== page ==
Prevention and Early Treatment of Acute Lung Injury (PETAL) Network – Biology and Longitudinal Epidemiology of PETAL COVID-19 Observational Study (BLUE CORAL)
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June 2020 to March 2022
Dataset(s) Last Updated
July 5, 2023
Clinical Trial URLs
Primary Publication URLs
Commercial Use Data Restrictions No
Data Restrictions Based On Area Of Research No
To measure the incidence and changes over time in symptoms, disability, and financial status after COVID-19–related hospitalization.
For many individuals, the effects of COVID-19 persist after the acute phase and result in prolonged symptoms and disability. This has led to widespread efforts to characterize the epidemiologic characteristics of such post-COVID-19 sequelae. However, accurate data were limited, hindering the ability to counsel patients, caregivers, and policy makers and to plan relevant recovery-focused clinical research. Thus, the BLUE CORAL study was intended to address the knowledge gaps and provide critical data to help guide clinical care, public health, and scientific efforts.
Participants included English- or Spanish-speaking adults that were hospitalized at one of the 44 PETAL Network hospitals across the U.S. within 14 days of a positive molecular test for SARS-CoV-2 with fever and/or respiratory signs or symptoms compatible with COVID-19. Patients were enrolled within the first 72 hours of hospital admission and were excluded if they had opted for comfort care, were incarcerated, or had severe prehospitalization disabilities or cognitive impairment.
A total of 1388 COVID-19 patents were enrolled, with 825 (444 male, and 379 female) that completed at least one follow-up survey.
BLUE CORAL was a prospective cohort study. Participants were enrolled between August 24, 2020, and July 20, 2021, with follow-up occurring through March 30, 2022. Posthospital surveys were administered by trained interviewers in English or Spanish to patients or their proxies at 1, 3, and 6 months after enrollment. Cardiopulmonary symptoms were assessed using the Airways Questionnaire 20, the Kansas City Cardiomyopathy Questionnaire, and the Seattle Angina Questionnaire. Fatigue was assessed using the Patient Health Questionnaire-9. Disability was assessed by self-report of limitations in activities of daily living (ADLs) or instrumental activities of daily living (IADLs). Financial problems were assessed using the World Health Organization Disability Assessment Schedule 2.0 question and questions regarding job changes, time off work, and insurance coverage developed with the Mi-COVID-19 study using qualitative interviews. Quality of life was measured using the European Quality of Life 5-dimension 5-level instrument.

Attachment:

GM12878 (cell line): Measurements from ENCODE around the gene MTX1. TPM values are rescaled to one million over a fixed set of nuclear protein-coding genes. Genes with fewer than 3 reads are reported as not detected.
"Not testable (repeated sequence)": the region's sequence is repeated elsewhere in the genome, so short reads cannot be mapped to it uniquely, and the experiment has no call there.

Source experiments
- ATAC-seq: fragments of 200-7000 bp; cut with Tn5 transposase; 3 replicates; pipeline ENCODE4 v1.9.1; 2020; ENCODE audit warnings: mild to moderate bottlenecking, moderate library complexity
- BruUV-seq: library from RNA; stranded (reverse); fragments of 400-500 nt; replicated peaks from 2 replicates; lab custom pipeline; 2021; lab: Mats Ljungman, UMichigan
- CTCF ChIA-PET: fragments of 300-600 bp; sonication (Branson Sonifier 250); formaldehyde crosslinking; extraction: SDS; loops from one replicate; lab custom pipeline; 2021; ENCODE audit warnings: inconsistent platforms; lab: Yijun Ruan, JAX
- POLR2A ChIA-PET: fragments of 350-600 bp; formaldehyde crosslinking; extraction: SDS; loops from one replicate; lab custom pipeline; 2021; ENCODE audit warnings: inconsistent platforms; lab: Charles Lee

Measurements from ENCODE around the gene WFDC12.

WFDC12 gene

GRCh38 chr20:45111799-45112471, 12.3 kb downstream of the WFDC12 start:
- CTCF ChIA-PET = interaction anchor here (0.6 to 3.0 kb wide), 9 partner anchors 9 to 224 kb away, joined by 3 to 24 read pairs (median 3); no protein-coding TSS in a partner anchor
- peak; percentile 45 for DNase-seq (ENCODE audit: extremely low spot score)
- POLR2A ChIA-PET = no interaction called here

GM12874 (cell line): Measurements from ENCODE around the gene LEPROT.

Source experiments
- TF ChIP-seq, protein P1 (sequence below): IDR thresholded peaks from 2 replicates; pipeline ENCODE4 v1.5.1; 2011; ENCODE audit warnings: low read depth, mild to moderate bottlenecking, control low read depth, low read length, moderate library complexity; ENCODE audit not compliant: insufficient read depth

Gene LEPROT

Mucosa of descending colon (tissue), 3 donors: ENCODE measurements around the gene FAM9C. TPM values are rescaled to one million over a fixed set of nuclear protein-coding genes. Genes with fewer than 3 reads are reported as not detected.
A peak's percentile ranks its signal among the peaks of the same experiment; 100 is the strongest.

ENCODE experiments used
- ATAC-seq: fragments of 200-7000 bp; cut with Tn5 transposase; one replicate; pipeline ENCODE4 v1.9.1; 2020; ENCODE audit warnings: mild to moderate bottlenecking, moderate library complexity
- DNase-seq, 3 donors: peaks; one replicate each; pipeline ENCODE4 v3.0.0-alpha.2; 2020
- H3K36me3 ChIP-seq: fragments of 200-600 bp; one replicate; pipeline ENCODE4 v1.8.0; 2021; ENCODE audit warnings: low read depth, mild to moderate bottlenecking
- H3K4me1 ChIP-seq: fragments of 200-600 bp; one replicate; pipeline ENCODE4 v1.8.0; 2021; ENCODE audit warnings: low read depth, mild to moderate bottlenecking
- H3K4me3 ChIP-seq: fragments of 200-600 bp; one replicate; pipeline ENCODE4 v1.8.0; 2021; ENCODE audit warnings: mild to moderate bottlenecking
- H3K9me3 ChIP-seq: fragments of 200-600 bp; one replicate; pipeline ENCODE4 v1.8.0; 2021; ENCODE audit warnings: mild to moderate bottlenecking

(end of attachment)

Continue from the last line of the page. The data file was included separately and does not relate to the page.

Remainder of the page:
The primary outcomes were new or worsened cardiopulmonary symptoms, financial problems, functional impairments, perceived return to baseline health, and quality of life. Symptoms that were not present before hospitalization or specifically reported as increased in severity were counted as new or worsened.
The findings of this cohort study of people discharged after COVID-19 hospitalization suggest that recovery in symptoms, functional status, and fatigue was limited at 6 months, and some participants reported new problems 6 months after hospital discharge.
Admon AJ, Iwashyna TJ, Kamphuis LA, Gundel SJ, Sahetya SK, Peltan ID, Chang SY, Han JH, Vranas KC, Mayer KP, Hope AA, Jolley SE, Caldwell E, Monahan ML, Hauschildt K, Brown SM, Aggarwal NR, Thompson BT, Hough CL; National Heart, Lung, and Blood Institute PETAL Network. Assessment of Symptom, Disability, and Financial Trajectories in Patients Hospitalized for COVID-19 at 6 Months. JAMA Netw Open. 2023 Feb 1;6(2):e2255795. doi: 10.1001/jamanetworkopen.2022.55795. PMID: 36787143; PMCID: PMC9929698.
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